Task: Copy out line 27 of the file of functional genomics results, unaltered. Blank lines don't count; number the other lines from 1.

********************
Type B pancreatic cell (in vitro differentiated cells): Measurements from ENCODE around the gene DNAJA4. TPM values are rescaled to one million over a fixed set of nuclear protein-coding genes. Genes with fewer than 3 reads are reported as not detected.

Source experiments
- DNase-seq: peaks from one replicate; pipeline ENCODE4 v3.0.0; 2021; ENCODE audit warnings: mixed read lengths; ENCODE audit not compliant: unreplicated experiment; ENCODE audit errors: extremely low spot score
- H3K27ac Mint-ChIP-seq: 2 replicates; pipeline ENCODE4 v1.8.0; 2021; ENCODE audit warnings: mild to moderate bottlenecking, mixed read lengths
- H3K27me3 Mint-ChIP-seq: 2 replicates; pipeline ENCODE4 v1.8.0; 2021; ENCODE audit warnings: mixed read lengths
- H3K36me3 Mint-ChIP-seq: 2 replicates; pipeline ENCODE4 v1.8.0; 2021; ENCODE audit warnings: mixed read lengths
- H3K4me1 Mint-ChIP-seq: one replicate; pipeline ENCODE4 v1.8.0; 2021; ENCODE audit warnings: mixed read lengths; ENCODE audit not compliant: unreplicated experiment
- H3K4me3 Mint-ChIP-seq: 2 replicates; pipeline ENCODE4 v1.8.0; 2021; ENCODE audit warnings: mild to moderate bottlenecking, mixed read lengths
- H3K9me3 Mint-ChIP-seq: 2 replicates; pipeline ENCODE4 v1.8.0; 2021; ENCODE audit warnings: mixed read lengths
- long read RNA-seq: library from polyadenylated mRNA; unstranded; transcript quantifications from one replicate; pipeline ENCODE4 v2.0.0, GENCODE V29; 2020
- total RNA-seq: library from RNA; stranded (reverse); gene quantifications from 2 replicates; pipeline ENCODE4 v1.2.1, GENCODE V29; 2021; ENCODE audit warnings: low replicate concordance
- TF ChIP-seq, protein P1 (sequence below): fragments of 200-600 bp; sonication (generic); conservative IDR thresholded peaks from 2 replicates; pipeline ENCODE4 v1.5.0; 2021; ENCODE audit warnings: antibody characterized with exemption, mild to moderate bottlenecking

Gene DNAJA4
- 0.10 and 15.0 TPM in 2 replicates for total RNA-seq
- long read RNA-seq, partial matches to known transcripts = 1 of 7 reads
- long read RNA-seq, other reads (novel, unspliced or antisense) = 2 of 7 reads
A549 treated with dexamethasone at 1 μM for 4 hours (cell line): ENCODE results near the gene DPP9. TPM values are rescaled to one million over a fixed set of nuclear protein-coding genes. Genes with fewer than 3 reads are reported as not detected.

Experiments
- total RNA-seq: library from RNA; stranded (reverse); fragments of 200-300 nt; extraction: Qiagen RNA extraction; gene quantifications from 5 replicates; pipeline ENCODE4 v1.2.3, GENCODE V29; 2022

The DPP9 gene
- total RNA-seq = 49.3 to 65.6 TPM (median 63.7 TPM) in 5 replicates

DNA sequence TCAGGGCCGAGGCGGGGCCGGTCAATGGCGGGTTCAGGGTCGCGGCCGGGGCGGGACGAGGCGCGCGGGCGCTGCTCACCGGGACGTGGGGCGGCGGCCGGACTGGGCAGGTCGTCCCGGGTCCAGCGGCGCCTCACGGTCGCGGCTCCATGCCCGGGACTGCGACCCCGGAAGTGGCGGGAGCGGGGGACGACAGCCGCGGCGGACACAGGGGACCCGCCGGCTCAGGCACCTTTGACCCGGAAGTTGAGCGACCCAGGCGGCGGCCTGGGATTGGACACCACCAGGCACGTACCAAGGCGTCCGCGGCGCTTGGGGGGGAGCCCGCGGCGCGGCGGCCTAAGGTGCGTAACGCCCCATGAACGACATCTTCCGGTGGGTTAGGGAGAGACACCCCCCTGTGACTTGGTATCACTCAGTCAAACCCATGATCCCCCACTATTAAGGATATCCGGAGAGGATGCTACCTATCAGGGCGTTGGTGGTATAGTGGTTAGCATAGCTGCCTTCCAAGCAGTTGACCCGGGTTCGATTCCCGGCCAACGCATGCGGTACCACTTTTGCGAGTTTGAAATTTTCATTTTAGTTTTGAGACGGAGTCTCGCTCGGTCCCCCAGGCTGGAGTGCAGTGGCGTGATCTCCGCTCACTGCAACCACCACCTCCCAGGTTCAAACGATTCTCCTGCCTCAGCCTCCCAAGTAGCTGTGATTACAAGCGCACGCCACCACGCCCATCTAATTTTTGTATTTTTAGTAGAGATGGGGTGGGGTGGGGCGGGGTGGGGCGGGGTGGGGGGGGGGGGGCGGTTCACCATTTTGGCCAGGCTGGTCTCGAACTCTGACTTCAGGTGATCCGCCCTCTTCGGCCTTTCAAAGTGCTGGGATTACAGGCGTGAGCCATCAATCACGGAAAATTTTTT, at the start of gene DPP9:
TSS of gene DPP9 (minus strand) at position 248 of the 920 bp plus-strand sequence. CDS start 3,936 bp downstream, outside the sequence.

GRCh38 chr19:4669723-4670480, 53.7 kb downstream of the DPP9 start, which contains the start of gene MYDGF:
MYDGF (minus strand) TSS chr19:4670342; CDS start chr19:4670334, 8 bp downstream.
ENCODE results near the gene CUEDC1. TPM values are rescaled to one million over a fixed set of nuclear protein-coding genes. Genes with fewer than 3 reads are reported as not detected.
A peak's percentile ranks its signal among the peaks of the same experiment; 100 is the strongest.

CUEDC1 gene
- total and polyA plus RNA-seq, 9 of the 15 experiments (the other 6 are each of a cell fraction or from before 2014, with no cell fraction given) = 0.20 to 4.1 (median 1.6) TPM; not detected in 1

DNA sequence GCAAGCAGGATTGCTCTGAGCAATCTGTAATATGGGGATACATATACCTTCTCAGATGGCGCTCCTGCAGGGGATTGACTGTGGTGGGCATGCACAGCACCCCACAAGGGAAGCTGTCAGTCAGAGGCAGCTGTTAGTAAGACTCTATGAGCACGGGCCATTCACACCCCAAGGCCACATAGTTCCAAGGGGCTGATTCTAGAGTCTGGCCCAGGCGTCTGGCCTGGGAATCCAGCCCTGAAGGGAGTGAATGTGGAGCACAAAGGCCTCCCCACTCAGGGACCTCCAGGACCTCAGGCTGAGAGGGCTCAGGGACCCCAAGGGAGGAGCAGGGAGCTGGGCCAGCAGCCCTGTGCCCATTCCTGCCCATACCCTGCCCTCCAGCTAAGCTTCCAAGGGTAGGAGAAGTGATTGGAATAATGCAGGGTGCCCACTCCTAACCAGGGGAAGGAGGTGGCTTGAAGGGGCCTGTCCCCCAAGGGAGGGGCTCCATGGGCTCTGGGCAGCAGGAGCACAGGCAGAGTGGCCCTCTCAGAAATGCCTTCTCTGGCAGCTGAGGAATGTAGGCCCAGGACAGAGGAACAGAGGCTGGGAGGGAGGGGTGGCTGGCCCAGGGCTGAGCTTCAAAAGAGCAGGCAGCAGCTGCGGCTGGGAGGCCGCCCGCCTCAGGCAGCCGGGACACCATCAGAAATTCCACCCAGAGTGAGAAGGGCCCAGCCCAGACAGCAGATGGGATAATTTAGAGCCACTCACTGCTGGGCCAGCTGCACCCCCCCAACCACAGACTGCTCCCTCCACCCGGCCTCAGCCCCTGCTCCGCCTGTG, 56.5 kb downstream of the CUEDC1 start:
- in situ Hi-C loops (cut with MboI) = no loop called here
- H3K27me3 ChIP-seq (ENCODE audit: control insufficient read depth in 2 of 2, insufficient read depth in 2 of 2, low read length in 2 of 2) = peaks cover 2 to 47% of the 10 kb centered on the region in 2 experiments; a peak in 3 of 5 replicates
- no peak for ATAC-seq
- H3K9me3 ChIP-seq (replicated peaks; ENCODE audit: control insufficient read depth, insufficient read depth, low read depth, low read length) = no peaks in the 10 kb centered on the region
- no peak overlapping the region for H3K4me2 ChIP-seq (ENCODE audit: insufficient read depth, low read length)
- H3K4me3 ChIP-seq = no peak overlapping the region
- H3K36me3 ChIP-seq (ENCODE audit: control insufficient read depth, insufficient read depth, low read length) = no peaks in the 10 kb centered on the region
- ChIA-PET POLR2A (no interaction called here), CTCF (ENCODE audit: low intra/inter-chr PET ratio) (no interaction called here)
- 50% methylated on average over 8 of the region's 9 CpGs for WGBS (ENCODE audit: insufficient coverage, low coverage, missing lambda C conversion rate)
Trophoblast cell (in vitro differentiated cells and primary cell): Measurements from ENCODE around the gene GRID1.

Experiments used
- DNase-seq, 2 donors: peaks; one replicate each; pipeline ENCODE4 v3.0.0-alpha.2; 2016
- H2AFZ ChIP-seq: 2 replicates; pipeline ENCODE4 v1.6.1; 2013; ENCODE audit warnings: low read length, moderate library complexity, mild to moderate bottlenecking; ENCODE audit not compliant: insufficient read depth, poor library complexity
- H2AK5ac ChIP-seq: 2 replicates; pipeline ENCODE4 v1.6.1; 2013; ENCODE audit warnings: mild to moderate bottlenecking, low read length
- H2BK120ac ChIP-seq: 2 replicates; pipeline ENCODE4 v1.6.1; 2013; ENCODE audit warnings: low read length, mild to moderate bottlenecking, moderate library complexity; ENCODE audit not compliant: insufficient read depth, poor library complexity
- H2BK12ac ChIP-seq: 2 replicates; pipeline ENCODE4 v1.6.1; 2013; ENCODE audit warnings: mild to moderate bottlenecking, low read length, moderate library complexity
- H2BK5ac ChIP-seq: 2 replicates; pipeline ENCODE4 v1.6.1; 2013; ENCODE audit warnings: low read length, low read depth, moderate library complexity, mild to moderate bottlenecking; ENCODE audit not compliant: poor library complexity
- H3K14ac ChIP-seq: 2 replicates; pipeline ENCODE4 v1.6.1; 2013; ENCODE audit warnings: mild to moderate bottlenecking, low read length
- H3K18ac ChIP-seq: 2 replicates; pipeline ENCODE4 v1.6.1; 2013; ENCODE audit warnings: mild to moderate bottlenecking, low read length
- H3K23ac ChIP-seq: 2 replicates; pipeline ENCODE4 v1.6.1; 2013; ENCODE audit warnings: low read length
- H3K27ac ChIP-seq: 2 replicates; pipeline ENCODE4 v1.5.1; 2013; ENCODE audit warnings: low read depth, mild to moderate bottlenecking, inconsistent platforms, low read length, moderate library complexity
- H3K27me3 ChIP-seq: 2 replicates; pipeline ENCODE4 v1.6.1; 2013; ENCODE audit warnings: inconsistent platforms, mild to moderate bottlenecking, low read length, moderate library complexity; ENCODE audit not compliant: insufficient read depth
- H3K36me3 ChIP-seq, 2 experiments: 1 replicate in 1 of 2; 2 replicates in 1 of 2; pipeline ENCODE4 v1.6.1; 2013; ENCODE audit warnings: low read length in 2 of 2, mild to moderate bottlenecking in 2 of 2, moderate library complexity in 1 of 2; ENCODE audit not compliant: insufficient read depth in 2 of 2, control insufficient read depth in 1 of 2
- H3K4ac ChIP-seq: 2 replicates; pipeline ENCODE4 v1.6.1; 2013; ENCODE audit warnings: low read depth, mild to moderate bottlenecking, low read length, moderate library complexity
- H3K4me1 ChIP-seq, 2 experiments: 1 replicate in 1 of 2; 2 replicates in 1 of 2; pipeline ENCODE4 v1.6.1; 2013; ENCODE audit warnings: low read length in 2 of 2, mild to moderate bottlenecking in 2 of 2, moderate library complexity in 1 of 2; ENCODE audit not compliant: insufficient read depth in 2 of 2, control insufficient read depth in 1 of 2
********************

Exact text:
A peak's percentile ranks its signal among the peaks of the same experiment; 100 is the strongest.